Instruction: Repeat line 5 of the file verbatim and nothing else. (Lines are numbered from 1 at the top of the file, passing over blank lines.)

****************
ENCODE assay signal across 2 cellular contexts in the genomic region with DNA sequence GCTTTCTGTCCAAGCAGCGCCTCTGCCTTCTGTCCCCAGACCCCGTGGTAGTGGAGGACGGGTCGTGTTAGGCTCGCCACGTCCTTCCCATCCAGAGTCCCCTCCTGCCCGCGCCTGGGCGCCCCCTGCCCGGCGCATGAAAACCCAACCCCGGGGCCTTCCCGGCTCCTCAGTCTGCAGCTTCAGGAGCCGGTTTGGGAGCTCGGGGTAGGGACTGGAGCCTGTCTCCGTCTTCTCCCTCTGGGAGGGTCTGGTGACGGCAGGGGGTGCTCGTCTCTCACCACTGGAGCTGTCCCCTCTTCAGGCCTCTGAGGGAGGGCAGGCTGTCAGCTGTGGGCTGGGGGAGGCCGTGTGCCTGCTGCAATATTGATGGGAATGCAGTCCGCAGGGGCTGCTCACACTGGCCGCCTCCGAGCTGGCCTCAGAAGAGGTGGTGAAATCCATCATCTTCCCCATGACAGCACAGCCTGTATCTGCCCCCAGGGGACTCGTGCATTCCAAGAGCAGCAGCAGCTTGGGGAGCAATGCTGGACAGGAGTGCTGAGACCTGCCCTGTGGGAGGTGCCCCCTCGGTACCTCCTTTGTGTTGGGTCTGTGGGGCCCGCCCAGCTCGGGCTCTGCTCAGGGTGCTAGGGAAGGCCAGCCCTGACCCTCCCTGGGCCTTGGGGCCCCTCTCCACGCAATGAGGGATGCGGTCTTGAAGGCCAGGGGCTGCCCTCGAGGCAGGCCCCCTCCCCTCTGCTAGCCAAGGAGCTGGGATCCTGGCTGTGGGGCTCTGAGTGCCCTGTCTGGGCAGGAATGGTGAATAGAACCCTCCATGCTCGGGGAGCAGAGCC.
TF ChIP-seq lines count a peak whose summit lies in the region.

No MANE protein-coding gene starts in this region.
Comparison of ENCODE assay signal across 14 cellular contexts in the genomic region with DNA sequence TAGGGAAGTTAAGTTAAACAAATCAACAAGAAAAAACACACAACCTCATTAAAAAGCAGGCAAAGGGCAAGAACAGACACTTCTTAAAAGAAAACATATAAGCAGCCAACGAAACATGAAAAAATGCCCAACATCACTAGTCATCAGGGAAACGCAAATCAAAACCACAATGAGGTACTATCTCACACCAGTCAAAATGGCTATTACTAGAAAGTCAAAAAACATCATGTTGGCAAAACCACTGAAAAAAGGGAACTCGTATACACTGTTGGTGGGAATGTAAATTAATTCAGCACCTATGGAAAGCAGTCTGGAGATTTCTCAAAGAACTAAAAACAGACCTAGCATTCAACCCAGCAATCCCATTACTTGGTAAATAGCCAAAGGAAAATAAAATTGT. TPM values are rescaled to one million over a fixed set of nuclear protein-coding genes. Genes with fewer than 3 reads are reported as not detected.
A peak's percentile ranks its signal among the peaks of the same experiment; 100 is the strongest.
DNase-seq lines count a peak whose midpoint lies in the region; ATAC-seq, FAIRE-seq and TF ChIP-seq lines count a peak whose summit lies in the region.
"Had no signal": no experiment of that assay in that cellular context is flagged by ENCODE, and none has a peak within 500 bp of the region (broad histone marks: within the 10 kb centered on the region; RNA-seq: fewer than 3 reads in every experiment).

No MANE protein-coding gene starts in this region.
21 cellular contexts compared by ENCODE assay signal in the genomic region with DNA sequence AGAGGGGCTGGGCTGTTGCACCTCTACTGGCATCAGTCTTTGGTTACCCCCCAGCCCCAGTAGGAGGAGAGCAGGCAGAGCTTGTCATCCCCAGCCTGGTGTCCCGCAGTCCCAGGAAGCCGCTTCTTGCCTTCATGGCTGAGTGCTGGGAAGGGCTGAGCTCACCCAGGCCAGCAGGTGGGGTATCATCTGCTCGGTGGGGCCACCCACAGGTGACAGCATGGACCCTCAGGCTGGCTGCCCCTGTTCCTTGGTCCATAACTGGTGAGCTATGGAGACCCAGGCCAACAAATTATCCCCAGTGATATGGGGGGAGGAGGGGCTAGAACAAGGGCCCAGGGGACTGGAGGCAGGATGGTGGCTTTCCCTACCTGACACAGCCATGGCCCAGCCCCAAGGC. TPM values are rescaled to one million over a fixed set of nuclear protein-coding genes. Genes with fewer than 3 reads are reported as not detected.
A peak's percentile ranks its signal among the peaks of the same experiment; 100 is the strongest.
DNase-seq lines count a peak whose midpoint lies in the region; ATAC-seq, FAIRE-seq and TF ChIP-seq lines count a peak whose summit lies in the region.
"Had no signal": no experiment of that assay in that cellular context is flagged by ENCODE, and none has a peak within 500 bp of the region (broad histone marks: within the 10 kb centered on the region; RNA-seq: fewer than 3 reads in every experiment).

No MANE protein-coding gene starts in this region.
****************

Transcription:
A peak's percentile ranks its signal among the peaks of the same experiment; 100 is the strongest.